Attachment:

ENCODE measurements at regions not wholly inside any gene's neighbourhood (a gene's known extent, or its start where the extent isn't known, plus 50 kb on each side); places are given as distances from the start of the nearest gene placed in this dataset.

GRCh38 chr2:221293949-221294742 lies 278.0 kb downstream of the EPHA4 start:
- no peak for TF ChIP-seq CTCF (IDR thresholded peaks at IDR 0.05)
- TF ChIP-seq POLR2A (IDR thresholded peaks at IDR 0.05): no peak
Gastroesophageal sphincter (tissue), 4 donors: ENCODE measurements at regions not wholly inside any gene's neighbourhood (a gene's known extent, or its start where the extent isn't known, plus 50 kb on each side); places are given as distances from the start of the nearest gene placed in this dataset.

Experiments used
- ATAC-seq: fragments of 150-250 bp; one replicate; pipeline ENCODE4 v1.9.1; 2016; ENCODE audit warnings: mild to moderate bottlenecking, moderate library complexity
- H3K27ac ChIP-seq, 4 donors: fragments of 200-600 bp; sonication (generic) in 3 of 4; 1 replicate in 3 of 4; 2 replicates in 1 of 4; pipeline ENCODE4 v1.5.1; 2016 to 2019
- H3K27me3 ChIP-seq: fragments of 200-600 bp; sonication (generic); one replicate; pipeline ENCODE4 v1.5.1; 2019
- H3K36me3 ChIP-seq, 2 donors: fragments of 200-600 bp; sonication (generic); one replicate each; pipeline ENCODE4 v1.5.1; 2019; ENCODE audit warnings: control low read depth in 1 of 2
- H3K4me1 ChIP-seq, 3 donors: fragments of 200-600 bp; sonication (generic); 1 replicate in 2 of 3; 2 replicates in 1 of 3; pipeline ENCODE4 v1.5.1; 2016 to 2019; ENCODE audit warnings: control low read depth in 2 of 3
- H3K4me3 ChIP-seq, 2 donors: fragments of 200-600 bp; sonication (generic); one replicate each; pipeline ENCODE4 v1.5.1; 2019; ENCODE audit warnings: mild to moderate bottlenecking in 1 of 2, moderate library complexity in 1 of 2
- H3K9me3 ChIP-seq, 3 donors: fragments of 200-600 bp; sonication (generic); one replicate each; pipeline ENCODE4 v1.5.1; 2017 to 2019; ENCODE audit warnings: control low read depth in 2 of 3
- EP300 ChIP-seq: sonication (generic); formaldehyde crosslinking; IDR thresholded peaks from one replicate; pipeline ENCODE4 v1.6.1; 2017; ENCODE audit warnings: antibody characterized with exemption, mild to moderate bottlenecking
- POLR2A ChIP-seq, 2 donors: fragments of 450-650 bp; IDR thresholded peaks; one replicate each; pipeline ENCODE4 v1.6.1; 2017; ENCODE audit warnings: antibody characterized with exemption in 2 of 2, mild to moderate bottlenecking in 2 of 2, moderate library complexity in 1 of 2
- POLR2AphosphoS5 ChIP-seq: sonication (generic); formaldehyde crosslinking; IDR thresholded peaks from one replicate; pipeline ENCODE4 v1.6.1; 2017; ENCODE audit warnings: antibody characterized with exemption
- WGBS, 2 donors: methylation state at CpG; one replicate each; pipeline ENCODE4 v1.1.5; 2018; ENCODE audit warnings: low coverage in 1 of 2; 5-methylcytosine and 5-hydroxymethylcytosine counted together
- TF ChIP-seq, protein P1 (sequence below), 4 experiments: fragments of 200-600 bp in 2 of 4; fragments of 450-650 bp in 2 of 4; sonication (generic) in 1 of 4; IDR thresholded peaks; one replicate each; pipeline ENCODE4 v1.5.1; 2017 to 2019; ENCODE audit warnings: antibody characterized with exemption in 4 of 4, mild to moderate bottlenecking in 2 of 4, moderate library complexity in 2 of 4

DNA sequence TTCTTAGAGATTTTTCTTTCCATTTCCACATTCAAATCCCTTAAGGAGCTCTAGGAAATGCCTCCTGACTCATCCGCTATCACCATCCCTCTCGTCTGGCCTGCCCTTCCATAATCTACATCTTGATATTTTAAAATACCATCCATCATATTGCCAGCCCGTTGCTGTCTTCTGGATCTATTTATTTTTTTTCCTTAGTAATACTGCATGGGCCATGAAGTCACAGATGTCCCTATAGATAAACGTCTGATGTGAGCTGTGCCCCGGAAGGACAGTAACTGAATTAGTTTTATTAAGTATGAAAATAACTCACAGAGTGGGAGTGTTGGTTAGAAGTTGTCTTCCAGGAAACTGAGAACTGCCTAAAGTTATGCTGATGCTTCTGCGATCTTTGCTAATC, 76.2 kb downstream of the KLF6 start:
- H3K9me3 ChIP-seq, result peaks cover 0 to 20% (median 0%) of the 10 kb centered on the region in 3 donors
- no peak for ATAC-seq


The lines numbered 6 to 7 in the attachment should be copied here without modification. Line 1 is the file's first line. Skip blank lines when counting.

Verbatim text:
Experiments used
- ATAC-seq: fragments of 150-250 bp; one replicate; pipeline ENCODE4 v1.9.1; 2016; ENCODE audit warnings: mild to moderate bottlenecking, moderate library complexity